If you’ve been to any large pet supply store lately, you may have been overwhelmed by all the different food choices on the shelves. From grain-free to wild meats like elk, there are lots of opinions on what constitutes a “healthy” pet diet.
Although you may have picked up a can or bag and reviewed the ingredients, your first reaction was likely one of confusion. Are only natural ingredients good? What about all the specialty fruits and veggies – are these needed? How does one even begin to decipher pet food labels?
Pet Food Labels and the AAFCO
To begin with, the best person to get advice from about the right diet for your pet is your veterinarian! He or she already knows your pet’s medical history, life stage, lifestyle, and preferences. This provides the most beneficial information to make accurate and healthy recommendations for your pet.
Next up, the AAFCO. What’s that, you ask?
Just like for humans, pet food has certain guidelines and criteria that must be met. The Association of American Feed Control Officials (AAFCO) is one of the agencies responsible for setting these standards. Essentially, they establish the baseline criteria that pet foods must meet before they can be sold.
However, since the AAFCO sets the complete and balanced nutrition values based on generalized pet needs, it’s always best to consult your veterinarian for specific recommendations.
Beyond the Basics
All pet foods should contain these four essentials: proteins, fat, fiber, and moisture. The levels and the ingredients selected, however, can vary widely from product-to-product.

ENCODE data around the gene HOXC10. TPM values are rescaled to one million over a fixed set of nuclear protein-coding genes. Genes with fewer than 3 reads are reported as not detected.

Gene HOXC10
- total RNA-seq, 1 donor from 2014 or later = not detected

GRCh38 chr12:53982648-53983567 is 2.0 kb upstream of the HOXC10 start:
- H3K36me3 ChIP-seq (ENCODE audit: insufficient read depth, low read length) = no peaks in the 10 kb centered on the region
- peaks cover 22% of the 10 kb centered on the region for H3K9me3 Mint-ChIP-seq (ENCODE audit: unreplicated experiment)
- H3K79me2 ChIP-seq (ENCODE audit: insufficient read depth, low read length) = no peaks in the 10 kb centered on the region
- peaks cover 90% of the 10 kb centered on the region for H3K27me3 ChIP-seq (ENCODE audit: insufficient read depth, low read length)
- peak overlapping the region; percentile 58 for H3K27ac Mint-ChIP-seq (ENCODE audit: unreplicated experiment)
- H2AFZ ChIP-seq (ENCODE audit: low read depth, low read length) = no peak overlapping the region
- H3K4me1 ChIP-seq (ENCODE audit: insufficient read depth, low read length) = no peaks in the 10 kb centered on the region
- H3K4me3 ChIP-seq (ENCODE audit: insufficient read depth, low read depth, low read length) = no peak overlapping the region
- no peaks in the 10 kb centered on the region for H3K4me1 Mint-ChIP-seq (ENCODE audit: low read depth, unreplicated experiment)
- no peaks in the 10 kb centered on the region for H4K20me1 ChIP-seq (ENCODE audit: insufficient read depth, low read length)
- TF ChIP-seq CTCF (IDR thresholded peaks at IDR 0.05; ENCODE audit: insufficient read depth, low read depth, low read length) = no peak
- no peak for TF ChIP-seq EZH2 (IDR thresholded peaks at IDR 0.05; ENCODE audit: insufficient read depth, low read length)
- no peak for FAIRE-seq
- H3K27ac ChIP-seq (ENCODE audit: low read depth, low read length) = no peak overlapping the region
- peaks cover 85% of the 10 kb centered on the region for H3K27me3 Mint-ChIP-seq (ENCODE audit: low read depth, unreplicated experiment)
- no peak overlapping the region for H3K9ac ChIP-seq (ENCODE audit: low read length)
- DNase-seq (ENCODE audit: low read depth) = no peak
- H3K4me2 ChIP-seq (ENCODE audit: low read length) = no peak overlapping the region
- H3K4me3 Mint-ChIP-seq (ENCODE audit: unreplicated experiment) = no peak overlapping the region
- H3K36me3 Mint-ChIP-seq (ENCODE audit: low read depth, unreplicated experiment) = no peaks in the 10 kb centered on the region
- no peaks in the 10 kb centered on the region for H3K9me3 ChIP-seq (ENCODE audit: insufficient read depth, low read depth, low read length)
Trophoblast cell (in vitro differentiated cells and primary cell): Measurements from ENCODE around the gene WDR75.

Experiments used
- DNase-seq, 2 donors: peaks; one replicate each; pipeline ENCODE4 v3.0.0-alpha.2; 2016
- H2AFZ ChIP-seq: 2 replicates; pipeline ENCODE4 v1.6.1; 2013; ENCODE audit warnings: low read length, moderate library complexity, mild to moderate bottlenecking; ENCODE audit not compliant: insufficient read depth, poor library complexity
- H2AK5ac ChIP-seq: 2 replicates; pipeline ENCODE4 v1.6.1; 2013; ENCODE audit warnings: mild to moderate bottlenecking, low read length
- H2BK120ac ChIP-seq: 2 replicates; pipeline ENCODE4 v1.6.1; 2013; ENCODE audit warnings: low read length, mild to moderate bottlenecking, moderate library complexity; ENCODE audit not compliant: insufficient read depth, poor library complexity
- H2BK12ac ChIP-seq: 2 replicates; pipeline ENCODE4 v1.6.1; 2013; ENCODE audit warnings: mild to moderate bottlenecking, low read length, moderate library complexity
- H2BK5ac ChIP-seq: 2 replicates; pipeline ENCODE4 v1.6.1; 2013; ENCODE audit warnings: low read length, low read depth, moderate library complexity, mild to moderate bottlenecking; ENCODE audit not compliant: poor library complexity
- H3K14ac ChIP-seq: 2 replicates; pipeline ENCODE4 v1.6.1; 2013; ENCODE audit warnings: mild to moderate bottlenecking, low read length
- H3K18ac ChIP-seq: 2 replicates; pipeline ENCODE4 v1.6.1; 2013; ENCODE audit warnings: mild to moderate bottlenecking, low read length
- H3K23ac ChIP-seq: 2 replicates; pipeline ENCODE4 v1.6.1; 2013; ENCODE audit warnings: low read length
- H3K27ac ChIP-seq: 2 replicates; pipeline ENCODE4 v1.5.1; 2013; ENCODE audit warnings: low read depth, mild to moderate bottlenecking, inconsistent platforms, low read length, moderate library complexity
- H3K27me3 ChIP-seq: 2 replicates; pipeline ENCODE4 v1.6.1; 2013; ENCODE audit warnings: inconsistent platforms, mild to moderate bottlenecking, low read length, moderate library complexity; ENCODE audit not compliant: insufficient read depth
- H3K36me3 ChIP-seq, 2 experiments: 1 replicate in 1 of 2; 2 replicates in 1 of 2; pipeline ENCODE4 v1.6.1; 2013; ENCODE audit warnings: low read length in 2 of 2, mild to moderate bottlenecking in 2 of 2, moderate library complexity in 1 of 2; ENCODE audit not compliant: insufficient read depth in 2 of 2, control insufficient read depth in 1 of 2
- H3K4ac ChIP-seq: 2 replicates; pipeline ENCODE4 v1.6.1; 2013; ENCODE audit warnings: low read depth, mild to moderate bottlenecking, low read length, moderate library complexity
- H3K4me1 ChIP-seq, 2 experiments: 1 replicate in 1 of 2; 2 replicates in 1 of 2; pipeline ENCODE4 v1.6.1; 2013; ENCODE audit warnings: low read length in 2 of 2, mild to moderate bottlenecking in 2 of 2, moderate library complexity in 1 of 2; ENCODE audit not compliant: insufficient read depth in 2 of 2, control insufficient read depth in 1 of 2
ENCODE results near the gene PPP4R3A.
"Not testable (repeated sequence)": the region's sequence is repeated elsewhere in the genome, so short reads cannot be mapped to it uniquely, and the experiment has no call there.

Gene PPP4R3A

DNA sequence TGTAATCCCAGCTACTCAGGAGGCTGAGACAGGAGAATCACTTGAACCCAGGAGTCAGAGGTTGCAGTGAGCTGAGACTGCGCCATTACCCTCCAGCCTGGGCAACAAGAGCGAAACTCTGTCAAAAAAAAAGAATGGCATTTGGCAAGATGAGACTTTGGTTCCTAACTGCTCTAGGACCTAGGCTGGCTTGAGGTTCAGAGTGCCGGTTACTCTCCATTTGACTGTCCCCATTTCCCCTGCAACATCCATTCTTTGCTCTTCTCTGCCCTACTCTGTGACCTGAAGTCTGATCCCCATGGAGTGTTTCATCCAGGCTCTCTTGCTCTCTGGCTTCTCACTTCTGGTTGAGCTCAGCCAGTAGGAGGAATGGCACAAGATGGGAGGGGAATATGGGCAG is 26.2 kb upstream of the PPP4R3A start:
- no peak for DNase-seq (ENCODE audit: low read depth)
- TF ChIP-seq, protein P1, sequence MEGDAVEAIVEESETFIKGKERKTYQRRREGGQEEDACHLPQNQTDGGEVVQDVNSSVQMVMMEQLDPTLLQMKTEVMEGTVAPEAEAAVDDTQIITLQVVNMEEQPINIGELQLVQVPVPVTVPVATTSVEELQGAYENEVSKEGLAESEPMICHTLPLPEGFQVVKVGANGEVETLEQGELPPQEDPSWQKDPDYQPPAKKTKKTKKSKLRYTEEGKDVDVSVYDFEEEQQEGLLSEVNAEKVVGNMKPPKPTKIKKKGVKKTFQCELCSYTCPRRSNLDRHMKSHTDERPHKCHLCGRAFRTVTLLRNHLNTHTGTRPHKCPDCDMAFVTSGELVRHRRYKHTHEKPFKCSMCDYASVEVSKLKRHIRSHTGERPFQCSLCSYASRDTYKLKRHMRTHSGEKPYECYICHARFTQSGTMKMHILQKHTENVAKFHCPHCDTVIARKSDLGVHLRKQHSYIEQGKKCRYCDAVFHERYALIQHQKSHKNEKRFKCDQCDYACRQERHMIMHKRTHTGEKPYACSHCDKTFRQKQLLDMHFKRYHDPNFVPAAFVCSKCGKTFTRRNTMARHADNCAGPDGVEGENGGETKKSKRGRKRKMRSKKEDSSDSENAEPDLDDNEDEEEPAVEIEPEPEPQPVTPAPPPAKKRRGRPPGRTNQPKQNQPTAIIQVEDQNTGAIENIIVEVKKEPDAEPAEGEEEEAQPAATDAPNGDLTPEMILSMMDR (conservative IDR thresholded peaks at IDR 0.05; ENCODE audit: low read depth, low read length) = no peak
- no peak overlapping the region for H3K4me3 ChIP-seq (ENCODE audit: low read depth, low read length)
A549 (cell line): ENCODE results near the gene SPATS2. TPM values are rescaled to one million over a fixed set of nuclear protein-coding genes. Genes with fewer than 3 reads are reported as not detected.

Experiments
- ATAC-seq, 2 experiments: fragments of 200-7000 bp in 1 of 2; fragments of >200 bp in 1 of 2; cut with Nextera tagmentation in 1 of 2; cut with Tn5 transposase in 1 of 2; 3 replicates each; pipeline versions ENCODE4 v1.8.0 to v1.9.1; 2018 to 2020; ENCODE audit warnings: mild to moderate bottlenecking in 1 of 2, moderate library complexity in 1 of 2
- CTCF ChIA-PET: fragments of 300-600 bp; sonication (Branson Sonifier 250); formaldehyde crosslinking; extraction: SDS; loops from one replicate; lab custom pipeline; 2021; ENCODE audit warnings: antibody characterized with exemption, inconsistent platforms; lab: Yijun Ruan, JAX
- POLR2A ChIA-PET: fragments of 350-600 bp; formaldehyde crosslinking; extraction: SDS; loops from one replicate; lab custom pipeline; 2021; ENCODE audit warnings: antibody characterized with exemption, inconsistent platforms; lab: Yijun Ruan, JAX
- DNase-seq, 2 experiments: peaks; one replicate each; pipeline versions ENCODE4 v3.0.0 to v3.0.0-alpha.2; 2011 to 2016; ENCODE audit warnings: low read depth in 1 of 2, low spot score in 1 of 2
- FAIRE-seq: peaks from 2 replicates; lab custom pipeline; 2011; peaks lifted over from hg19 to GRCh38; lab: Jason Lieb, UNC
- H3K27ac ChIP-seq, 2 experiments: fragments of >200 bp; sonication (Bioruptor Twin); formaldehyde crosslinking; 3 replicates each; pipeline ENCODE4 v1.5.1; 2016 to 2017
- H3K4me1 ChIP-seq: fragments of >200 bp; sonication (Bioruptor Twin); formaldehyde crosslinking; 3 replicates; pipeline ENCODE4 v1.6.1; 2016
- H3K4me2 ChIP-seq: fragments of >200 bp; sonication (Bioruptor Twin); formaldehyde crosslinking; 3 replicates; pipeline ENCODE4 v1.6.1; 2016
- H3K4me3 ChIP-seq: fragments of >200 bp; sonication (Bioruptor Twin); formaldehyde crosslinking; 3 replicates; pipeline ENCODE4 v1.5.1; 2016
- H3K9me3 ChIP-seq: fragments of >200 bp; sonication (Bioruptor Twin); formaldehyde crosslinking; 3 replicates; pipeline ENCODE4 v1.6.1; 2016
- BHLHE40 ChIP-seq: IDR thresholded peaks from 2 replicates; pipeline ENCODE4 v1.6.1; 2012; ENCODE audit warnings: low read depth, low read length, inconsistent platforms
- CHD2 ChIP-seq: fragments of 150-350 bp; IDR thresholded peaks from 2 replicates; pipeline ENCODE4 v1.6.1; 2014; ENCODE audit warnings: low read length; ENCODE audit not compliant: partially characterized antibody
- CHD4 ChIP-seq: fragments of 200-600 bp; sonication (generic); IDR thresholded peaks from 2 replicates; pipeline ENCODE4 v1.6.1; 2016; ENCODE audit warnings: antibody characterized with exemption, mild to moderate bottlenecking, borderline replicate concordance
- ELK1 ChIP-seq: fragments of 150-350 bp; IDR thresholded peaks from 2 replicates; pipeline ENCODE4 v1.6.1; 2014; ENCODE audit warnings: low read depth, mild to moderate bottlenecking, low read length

When reading a pet food label, ingredients are listed in descending order. The first 5 ingredients are the ones that comprise the majority of the product, so use this as a gauge when shopping (meat and meals are usually listed first). Some general guidelines when it comes to ingredients include:
- Opt for complete proteins over by-products (i.e., choose chicken, turkey, or beef rather than chicken meal or beef by-product).
- According to AAFCO rules, a product’s name that includes an ingredient must contain 25-95% of that ingredient.
- Rather than choose foods based on marketing or brand names, check the first 5 ingredients of a pet food label to determine the composition of the product.
- Felines need a moisture heavy diet that consists primarily of protein (chicken, lamb, fish, etc.). We recommend complete protein wet food since it contains both.
- Don’t be tempted by the convenience of over-the-counter diets (like those for weight loss). Prescription diets are scientifically formulated for specific diseases and/or conditions, so your pet will truly benefit from these foods.
- The AAFCO allows products to be labeled as “premium,” “gourmet,” and “holistic” without any change to ingredients/nutritional value. That’s why it’s important to review the criteria or inquire about the facts before paying premium prices.
As a responsible, caring pet owner, we encourage you to ask questions about your pet’s optimal diet. To get the best advice, please schedule a veterinary consultation or wellness exam with one of our caring staff.